Following God is Dangerous
And Pharaoh said to Joseph, “See, I have set you over all the land of Egypt.” Genesis 41:41
Even after nine years of recovery, I still find that I daily struggle with my will against God’s. Even after all he’s done for me, I still want to follow my way. I know how I think my life should go but I continually rediscover this truth – My plans are not God’s plans. For instance, if I’m having a busy day in Urgent Care, where I see a lot of minor illnesses, I think that I should be able to move quickly, get my work done, and go home. God though, usually has other plans. During the frenetic pace of my day, I’ll often meet a patient who appears to have a substance use disorder. That’s not what he’s there for – he’s there for his cough – but I can see the meth problem and I can sense God tugging at me – Ask him about it. But I need to keep moving. There’s a long waiting line. I’m already behind. This just isn’t a good time for me God.
Here’s the thing though, I know by now that whether I follow God in that one decision (or not) profoundly alters my future. I can refuse God, following me. It’s my choice. In following my way in that one decision though, I affect my future decisions, fostering a pattern of following self. It was following me after all, that led to the disaster of my drug addiction. Alternatively, if I’m obedient to God in that one decision, he’ll take me places (like working in jail) that I never thought I’d go. My life of following God is far more joy-filled than the life of following me, but God always takes me off the course that I’ve planned. His plans are not my plans and following God is dangerous.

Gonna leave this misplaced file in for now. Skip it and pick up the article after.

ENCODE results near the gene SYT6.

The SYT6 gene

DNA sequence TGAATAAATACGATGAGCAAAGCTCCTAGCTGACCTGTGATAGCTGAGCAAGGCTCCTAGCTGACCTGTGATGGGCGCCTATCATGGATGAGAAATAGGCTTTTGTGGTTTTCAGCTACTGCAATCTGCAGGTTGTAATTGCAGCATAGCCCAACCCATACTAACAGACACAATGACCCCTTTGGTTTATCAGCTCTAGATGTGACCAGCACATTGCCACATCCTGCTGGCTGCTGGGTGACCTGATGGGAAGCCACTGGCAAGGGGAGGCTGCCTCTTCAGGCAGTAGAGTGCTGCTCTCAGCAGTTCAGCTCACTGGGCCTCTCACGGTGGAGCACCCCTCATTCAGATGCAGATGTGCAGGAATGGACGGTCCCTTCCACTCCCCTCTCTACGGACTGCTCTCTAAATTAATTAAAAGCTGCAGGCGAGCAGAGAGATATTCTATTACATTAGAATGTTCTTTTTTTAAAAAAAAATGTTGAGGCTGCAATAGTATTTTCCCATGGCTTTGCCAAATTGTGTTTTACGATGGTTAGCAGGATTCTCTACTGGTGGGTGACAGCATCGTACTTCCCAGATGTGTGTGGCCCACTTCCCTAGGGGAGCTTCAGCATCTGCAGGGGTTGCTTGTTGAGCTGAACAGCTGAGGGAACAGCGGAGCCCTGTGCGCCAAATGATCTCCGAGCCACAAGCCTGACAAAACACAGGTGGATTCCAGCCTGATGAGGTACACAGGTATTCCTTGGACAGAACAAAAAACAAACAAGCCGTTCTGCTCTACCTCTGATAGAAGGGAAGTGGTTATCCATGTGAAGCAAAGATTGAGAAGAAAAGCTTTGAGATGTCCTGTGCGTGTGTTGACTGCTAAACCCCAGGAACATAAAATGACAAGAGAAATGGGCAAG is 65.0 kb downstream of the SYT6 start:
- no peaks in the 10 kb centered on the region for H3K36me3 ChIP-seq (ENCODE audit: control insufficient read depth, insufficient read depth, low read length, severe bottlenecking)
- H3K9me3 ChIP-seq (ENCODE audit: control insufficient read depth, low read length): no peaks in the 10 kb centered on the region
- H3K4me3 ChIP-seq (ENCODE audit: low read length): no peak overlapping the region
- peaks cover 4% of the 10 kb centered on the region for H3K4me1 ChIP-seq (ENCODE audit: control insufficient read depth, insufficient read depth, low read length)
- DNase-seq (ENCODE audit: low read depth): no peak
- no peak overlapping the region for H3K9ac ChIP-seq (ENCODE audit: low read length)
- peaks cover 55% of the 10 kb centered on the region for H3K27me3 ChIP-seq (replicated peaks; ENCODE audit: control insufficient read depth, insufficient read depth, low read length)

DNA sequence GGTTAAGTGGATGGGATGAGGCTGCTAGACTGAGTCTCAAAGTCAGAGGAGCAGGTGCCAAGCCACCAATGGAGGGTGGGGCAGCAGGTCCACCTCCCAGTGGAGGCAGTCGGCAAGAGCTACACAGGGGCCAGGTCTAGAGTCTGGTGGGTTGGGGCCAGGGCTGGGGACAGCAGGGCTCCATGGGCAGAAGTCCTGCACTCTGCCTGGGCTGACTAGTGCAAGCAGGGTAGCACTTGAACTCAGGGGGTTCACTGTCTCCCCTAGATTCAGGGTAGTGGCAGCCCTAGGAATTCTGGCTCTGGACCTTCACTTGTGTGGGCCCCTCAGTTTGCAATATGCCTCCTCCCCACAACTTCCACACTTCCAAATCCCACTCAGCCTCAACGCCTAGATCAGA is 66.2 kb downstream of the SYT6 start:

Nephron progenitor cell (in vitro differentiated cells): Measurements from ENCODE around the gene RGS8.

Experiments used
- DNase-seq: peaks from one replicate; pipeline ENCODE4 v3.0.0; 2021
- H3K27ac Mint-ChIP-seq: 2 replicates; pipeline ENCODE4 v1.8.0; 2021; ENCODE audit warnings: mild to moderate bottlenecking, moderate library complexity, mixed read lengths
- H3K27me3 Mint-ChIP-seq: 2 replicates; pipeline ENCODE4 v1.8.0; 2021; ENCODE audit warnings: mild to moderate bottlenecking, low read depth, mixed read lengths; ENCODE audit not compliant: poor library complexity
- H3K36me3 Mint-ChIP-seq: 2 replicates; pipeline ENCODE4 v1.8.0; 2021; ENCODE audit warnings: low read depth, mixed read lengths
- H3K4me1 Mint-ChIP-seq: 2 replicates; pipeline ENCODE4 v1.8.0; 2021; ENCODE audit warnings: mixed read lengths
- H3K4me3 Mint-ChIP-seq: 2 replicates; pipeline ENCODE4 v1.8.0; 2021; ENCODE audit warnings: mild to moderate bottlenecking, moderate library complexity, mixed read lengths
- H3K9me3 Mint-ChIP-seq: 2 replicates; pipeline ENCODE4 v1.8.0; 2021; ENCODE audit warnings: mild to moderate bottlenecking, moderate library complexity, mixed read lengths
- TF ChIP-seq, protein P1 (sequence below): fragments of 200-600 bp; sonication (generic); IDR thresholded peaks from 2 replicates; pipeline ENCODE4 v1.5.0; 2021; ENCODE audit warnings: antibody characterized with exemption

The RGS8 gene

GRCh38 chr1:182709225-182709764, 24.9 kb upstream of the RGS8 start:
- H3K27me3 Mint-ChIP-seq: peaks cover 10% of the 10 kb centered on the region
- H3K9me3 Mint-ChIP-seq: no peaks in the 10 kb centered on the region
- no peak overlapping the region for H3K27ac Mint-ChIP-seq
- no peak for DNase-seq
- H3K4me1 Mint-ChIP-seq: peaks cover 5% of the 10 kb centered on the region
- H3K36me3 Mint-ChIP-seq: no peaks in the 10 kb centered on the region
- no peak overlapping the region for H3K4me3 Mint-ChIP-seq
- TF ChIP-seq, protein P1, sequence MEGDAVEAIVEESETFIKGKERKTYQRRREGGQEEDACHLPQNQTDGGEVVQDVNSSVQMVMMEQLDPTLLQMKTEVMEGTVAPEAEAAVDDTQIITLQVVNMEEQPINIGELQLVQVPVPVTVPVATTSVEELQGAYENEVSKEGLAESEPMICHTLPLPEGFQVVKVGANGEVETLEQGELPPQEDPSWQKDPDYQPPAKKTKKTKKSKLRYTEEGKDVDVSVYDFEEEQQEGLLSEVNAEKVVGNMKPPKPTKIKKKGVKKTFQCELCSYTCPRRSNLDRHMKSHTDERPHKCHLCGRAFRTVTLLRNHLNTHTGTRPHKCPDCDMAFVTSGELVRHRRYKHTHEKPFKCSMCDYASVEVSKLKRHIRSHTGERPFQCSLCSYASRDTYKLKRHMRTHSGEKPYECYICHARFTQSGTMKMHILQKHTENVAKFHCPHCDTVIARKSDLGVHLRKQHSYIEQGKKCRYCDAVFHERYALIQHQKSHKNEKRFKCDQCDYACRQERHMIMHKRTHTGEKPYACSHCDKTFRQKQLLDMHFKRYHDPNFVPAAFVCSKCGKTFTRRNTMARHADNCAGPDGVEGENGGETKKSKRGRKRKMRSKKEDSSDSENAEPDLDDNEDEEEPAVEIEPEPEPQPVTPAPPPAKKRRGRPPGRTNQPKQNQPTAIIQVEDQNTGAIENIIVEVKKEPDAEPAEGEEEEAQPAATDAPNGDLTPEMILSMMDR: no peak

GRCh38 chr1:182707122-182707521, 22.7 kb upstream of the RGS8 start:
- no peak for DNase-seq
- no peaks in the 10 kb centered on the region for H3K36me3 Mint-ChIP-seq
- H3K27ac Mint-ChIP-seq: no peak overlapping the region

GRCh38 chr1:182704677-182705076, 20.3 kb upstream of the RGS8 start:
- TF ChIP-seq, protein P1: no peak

Joseph discovered this truth. I doubt that Joseph’s life plan included being sold into Egyptian slavery. Yet Joseph obeyed God and God took him places he never thought he’d go. In today’s passage, we see that in his obedience, Joseph was raised to a position of great power in Egypt, second only to Pharaoh himself. This wasn’t Joseph’s plan, but in following God, God accomplished amazing things through Joseph.
We may never go to Egypt, but we find ourselves in a similar position. If we desire, we can follow our plan. In doing so, we will predictably find futility and misery. God created us to know true joy and peace only in following him. So, alternatively, we can choose to daily follow God’s plan. Yes, this is dangerous. He will take us places we never thought we’d go. In following him however, we’ll also know a joy and peace we could never find in following ourselves. Following God may be dangerous to our plans, but what better choice do we have?